As noted, English was a nation of dialects in the post-conquest period. But even worse was the fact that there was no standard dialect -- no "King's English." (The only situation more or less parallel to this was Germany in the period before the unification, and even there, the Prussian and Austrian courts exerted some influence.) Prior to the reign of Edward III (1327-1377), all official business was done in French. It was not until the reign of Henry VI (1422-1461) that French gave way entirely to English. Until this happened, there was absolutely no standard. So texts had to be "translated" -- converted from one dialect to another. Sometimes this was just a matter of correcting endings or the like; this is no worse than Attic tendencies in the New Testament. But sometimes it required significant alterations. This makes textual criticism much more difficult. The only work believed to have been spared this process is the Wycliffite Bible -- and it probably because of an unusual combination of circumstances: It is translation English in any case, it is in a fairly standard dialect, and it was not made until the period when English was again emerging as an official language.

Icelandic literature suffered no such problem. The Icelandic language has evolved so little that it is thought that a modern could converse directly with an inhabitant who lived there 800 or more years ago. Icelandic is almost identical to the Old Norse which is the ancestor of modern Scandinavian languages.

This means that Icelandic literature such as Snorri Sturluson's "Prose Edda" have undergone little linguistic tampering. More problematic is the matter of limited numbers of copies. Iceland is a small country; for most of its history, it has had a population little larger than a small town of today. Given its size, it has an immense literature, though much of it is preserved outside Iceland. (The reason is not far to seek: For many years, Iceland was the poetic capitol of the Scandinavian world, exporting Court Bards to the other Norse kingdoms.) Few of these works are preserved in more than one copy, however. The single most important Icelandic work, the so-called Elder Edda (which is not really a single work but an anthology), is typical: Although a handful of the tales exist in other documents, the large majority are found only in the Codex Regius (c. 1275), which is itself damaged. Snorri Sturluson's Prose Edda is an exception; we have three good copies and some lesser manuscripts. The Uppsala Codex, perhaps the best, dates from about 1320, or roughly a century after Snorri's original composition. But this is exceptional; the Prose Edda is actually a sort of a fictional saga (Iceland was well and truly Christianized by his time), typical of the prose sagas of the period (which obviously never existed in oral tradition). Most of the others sagas are more sparsely attested. Thus Icelandic literature is like Anglo-Saxon literature in that we can only correct the text by emendation, but unlike it in that we do not have to concern ourselves with dialect-to-dialect translations.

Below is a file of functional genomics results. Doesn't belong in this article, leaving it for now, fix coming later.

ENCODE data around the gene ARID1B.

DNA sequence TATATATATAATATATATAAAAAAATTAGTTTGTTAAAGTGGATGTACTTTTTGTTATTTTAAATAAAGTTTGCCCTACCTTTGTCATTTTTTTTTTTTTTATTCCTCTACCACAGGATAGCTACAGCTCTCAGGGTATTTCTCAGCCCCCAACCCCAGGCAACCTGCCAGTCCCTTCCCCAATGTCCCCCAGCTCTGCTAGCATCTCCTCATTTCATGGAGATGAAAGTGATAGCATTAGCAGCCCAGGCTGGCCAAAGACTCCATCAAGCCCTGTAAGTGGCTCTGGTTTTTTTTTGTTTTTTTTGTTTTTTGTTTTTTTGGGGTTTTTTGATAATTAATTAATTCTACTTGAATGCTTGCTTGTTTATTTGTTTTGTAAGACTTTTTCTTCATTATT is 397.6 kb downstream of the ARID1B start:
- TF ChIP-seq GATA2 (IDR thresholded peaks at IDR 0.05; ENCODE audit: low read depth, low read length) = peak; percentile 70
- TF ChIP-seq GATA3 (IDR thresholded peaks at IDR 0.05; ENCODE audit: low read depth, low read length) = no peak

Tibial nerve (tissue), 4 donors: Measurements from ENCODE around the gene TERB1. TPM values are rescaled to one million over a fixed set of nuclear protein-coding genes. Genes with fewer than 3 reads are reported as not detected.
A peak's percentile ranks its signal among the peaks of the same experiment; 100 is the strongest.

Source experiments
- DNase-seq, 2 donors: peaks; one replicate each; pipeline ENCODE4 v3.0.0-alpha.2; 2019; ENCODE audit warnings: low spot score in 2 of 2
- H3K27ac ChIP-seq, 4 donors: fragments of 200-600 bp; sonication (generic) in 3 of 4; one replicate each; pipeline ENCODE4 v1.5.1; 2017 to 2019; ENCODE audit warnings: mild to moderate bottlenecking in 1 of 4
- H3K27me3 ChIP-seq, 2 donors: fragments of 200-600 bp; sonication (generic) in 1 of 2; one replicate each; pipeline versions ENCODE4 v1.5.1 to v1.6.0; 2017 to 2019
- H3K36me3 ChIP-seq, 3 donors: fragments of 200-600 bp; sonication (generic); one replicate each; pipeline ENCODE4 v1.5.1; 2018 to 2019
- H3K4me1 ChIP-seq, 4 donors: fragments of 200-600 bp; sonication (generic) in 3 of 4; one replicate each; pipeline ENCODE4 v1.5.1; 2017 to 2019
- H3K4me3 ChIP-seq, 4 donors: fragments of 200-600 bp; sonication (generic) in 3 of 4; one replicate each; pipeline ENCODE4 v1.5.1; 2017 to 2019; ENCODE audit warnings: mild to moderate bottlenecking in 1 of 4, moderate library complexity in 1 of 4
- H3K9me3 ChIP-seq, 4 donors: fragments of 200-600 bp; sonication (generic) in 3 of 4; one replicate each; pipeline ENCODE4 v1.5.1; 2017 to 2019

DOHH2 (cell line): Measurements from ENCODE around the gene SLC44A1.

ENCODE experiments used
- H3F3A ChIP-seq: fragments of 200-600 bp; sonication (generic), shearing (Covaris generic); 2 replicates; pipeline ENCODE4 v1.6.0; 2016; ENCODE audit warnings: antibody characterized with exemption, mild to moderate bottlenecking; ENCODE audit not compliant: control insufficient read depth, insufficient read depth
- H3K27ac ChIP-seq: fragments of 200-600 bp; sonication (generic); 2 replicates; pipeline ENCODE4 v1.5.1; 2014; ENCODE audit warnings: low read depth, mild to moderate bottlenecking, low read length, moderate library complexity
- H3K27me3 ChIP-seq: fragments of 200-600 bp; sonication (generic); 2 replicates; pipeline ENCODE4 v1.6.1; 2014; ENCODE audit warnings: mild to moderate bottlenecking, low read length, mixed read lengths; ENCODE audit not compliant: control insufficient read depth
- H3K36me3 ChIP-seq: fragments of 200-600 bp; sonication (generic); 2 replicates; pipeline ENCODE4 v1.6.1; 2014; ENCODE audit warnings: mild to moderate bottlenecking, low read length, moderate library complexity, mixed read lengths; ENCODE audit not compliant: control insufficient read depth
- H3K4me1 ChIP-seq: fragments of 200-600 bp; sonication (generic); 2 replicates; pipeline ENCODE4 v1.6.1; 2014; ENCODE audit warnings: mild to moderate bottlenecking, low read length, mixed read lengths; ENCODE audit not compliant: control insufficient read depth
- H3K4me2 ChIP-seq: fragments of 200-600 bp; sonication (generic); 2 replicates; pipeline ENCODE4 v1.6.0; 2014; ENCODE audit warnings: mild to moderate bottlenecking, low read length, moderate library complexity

The history of Norwegian and Danish literatures are essentially tied up with Icelandic literature (and, in the latter case, there is some link to English literature as well, as the Danes ruled all or parts of England for many years notably in the reigns of Canute and his sons, 1016-1042). Danish did not become clearly distinct from Old Norse until the twelfth century, and Norwegian separated from the common language at about the same time. There are hints of literary remains (inscriptions) from as early as the third century, though these were written in the runic alphabet (we have, e.g., a number of law codes from the period before 1200 C. E.; it seems to have been Christianity -- which came late to the North -- which inspired the switch to the Roman alphabet. Most early Danish works in the Roman alphabet were written in Latin, not the Norse dialects). So the literatures of these languages in some cases has gone through two transitions: From runic to Roman alphabet (a transition not complete until the thirteen or fourteenth century), and from generic Old Norse to more modern local languages. There are also cross-influences: Since Denmark at various times ruled Norway, some Danish influence crept into Norwegian even after the languages split.

Recent changes in Norwegian have further complicated matters, as there are two basic dialects, neither of which is entirely natural. Bokmål, the "book language," was influenced by Danish (the two were united from 1380 to 1814), while Nynorsk was invented in the nineteenth century based on several dialects and was an attempt to return the language closer to its roots. All of this, of course, happened after the manuscript era, but it affects the editors' approach.